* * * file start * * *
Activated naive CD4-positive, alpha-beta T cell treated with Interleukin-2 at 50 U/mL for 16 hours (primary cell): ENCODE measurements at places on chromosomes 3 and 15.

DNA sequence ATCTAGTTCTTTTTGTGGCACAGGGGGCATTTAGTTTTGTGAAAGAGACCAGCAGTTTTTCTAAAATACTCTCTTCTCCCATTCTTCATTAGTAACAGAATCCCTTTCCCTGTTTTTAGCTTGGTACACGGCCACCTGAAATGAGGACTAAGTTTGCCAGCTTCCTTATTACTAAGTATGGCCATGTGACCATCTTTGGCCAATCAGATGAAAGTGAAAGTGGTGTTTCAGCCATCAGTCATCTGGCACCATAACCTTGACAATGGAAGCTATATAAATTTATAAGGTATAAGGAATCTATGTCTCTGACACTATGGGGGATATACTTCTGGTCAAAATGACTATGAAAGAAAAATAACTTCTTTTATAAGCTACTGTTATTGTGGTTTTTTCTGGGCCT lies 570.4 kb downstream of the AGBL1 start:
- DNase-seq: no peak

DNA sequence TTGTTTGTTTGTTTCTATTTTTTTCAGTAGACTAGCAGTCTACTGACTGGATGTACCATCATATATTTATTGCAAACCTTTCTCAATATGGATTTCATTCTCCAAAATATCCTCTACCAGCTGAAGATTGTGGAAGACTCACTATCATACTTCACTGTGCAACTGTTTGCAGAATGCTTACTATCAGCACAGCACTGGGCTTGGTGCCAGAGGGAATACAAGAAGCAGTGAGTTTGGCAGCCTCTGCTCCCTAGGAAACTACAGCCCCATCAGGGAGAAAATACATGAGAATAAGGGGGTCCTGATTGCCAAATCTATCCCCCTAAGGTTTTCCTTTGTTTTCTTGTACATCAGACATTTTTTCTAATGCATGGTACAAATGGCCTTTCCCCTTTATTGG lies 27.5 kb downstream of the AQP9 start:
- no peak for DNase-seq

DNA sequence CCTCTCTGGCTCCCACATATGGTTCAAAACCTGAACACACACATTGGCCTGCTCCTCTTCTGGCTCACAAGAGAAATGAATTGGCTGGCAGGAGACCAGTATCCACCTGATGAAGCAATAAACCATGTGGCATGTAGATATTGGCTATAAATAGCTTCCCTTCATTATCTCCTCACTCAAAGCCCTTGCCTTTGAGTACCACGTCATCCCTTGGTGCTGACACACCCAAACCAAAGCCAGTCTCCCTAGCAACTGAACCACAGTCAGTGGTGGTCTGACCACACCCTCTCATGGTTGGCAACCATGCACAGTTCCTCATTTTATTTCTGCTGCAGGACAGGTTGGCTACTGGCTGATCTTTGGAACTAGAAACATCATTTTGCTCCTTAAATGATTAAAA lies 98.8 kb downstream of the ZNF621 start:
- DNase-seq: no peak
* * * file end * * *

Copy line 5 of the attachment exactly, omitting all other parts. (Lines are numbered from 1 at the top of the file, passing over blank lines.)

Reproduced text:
- no peak for DNase-seq